The study was conducted in accordance with the ethical principles that have their origin in the Declaration of Helsinki. It was carried out with patients verbal and analytical approval before sample was taken. The study protocol and the subject information and consent form were reviewed and approved by a local ethics committee according to the document number 4 (including the number and the date in 15/1/2021) to get this approval.


  Results Top


This study included a total of 300 parents; age of participants ranged from 18 to 55 years with a mean age of 32.20 ± 8.81 years and a median of 30 years. Age group distribution of study participants is illustrated in [Figure 1]. Females comprised the majority of study participants (77.67%), whereas males comprised the remaining (22.33%), as illustrated in [Figure 2]. Demographic characteristics for mothers are detailed in [Table 2] and fathers are detailed in [Table 3]. Number of children for each parent is presented in [Table 4].
Figure 1: Age group distribution among study participants (n = 300)

Click here to view
Figure 2: Gender distribution among study participants (n = 300)

Click here to view
Table 2: Demographic characteristics of mothers (n = 233)

Click here to view
Table 3: Demographic characteristics of fathers (n = 67)

Click here to view
Table 4: Number of children for each parent

Click here to view


The most frequent presenting symptoms were fever in 65.0% and abdominal pain in 56.7%, followed by irritation of perineal area (39.7%), bad odor of urine (38.0%), dysuria (36.7%), and frequency (36%). Other symptoms include nocturia, anorexia, vomiting, diarrhea, involuntary urination, and hematuria as shown in [Figure 3].
Figure 3: Proportions of presenting symptoms (n = 300)

Click here to view


Awareness scores among study participants were summarized in [Table 5]. Awareness scores were compared with certain variables of study participants after being divided into five distinct scores: symptoms score, diagnosis score, treatment score, complications score, and prevention score, as in [Table 6][Table 7][Table 8][Table 9][Table 10], respectively. The total score was also compared with those variables in [Table 11].
Table 5: Awareness scores among study participants (n = 300)

Click here to view
Table 6: Symptoms score

Click here to view
Table 7: Diagnosis score

Click here to view
Table 8: Treatment score

Click here to view
Table 9: Complication score

Click here to view
Table 10: Prevention score

Click here to view
Table 11: Total score

Click here to view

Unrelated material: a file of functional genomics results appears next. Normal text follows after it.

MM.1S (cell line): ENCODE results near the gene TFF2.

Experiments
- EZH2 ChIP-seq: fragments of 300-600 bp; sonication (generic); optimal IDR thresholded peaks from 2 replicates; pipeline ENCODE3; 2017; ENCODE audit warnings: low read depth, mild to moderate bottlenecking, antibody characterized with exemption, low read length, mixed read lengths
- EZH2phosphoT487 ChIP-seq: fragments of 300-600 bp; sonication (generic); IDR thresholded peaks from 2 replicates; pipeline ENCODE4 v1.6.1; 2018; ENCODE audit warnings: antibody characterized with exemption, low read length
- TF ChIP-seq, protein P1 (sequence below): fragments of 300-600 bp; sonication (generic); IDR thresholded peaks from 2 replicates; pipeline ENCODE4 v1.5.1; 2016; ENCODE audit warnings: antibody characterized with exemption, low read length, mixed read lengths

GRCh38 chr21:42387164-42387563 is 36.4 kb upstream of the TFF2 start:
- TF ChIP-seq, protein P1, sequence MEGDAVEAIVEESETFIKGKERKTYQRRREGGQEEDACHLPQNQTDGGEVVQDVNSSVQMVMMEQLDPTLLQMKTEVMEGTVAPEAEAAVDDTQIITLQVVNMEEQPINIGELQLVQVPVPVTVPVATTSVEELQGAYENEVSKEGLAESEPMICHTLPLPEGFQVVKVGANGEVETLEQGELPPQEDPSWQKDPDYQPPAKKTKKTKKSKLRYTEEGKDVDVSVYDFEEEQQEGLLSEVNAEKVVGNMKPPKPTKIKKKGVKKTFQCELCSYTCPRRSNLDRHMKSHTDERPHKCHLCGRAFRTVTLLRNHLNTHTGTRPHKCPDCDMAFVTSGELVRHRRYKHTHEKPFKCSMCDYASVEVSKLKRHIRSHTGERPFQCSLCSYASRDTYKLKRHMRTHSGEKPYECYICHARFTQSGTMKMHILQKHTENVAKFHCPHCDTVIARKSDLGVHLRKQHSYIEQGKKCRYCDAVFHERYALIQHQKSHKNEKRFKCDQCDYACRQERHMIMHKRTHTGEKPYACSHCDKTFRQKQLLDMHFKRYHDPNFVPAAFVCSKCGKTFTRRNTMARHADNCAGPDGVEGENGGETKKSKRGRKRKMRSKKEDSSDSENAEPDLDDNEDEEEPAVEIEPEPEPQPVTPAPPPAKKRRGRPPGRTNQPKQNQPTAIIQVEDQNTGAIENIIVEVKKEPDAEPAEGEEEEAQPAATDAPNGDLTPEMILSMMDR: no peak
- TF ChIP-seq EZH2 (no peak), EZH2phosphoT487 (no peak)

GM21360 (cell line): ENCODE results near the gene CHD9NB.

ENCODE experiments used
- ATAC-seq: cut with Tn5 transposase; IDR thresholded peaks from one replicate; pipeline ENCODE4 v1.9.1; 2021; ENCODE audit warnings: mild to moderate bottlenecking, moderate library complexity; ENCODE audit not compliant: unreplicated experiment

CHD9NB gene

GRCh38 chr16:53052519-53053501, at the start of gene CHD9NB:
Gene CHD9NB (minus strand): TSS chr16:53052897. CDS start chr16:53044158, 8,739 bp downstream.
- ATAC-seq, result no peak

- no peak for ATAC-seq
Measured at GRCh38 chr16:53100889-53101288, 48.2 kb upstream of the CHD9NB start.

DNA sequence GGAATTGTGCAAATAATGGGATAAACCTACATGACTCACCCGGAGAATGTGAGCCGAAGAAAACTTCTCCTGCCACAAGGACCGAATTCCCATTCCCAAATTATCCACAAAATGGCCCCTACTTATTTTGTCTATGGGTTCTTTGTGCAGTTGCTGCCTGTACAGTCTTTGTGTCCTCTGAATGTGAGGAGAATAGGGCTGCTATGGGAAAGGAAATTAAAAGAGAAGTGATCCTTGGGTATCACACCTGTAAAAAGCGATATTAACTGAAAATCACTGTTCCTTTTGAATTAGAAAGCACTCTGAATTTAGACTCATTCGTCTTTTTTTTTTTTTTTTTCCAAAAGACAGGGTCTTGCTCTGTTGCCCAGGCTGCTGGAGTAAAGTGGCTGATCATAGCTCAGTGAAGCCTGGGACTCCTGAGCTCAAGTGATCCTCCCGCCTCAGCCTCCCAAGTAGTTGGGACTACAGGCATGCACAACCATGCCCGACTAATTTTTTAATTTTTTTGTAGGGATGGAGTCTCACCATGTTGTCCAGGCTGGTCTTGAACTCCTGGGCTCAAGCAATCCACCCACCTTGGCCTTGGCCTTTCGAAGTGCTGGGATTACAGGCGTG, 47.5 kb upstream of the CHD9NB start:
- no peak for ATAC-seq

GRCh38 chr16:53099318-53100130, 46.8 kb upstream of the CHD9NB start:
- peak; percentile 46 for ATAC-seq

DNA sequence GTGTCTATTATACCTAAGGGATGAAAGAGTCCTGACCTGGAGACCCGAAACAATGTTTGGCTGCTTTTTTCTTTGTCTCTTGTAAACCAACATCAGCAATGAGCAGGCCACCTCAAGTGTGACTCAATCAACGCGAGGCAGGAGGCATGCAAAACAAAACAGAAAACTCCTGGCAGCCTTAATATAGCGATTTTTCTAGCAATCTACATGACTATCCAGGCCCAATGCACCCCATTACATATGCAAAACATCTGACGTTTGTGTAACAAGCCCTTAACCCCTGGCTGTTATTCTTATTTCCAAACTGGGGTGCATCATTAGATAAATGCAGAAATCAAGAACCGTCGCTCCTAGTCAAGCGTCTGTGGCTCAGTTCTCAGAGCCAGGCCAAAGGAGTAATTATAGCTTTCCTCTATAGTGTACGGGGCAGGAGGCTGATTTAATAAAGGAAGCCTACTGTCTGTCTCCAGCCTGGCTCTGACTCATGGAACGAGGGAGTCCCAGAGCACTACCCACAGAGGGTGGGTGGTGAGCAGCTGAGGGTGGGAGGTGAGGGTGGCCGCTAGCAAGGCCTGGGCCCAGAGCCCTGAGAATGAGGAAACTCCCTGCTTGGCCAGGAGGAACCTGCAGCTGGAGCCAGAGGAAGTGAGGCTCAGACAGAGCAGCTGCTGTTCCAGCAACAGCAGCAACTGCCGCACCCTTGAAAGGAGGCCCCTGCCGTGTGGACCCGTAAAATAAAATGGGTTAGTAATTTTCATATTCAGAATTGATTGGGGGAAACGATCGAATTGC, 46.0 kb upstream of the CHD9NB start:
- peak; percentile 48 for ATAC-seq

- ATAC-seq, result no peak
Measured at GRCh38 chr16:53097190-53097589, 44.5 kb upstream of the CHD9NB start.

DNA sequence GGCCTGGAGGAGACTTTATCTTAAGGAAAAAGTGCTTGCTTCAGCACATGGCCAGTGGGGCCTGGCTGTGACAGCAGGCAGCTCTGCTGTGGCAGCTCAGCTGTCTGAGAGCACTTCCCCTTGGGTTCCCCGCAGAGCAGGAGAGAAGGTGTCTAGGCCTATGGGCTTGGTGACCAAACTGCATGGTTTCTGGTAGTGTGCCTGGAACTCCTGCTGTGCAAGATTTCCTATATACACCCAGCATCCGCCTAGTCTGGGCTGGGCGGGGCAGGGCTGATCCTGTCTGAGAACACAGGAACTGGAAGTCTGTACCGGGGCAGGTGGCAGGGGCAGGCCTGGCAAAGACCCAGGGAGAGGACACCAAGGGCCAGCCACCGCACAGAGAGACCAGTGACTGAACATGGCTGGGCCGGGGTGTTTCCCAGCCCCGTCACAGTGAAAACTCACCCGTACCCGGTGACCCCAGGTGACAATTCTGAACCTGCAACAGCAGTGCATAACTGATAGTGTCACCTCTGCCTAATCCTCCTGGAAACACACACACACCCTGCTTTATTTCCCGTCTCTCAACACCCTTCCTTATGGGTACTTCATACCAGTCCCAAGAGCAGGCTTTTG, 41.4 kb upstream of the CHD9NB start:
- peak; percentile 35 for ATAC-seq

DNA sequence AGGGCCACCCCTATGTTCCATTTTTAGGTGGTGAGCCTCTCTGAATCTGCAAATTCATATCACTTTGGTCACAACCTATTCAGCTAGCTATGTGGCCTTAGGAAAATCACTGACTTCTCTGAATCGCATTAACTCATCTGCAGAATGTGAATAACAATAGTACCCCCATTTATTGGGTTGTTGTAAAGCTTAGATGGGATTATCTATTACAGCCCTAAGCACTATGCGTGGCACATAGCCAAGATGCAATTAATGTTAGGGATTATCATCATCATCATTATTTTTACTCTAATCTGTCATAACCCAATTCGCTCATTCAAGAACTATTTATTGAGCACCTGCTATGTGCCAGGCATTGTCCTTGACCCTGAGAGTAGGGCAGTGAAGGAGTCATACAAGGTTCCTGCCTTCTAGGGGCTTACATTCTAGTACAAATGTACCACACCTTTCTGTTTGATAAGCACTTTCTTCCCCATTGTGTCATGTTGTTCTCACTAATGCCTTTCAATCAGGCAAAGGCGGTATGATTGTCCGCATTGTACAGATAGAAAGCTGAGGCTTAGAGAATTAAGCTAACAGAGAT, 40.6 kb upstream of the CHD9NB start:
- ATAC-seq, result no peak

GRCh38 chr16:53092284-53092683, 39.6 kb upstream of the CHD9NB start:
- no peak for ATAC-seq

Discussion Top


The mean age of the studied parents was 32.20 ± 8.81 years, ranging from 18 to 55 years. Females account for the majority of study participants (77.67%), as a mother is considered as the primary caregiver to her children, whereas males comprised the remaining (22.33%). These results were comparable to other Iraqi studies done by Hasan.[15] in 2020 and Shibeeb et al.[16] in 2019 that assess parental knowledge about autism spectrum disorder and febrile Seizure in their children, respectively, at Babylon province; they were also compatible with results obtained by Fazel et al.[17] in their study about parents' knowledge, attitude, and practice regarding UTI prevention in children at Tehran, Iran.

All of the fathers were married, as were the majority of mothers; only 3% and 1.29% of mothers were divorced and widowed, respectively. These results were consistent with that reached by Hasan.[15] but slightly differ from results gained by Seyezadeh et al.[14] in Iran, which show 8.1% of parents were divorced; this might be explained by difference in population and possible effect of the societal norms that assume divorce as a stigma, leading to parents hiding their real marital status.

Most fathers had university or higher education, with only less than 5% of them being illiterate, whereas most mothers had below-university education, with nearly 10% of them being illiterate. These differences might be related to social restriction that sometimes prevents women from completing their education, especially after marriage. Comparable finding regarding the level of education and gender difference was reported by Hasan.[15] and Mohammed et al.,[18] respectively. Whereas lower level of education and less gender difference were reported by both Seyezadeh et al.[14] and Fazel et al.,[17] which might be explained by the difference in population trend to complete education and more opportunity for women to complete an education.

Most of the parents had medium income (85% of fathers and 83% of mothers), which was similar to the finding reported by Qasem et al.[19] About two-third of them reside in urban areas; this result was consistent with that obtained by Hasan,[15] Shibeeb et al.,[16] Fazel et al.,[17] and Alkhazrajy and Aldeen.[20]

Number of children for each parent is highly variable between families, with two children accounting for higher rank, as was reported similarly in Seyezadeh et al.[14]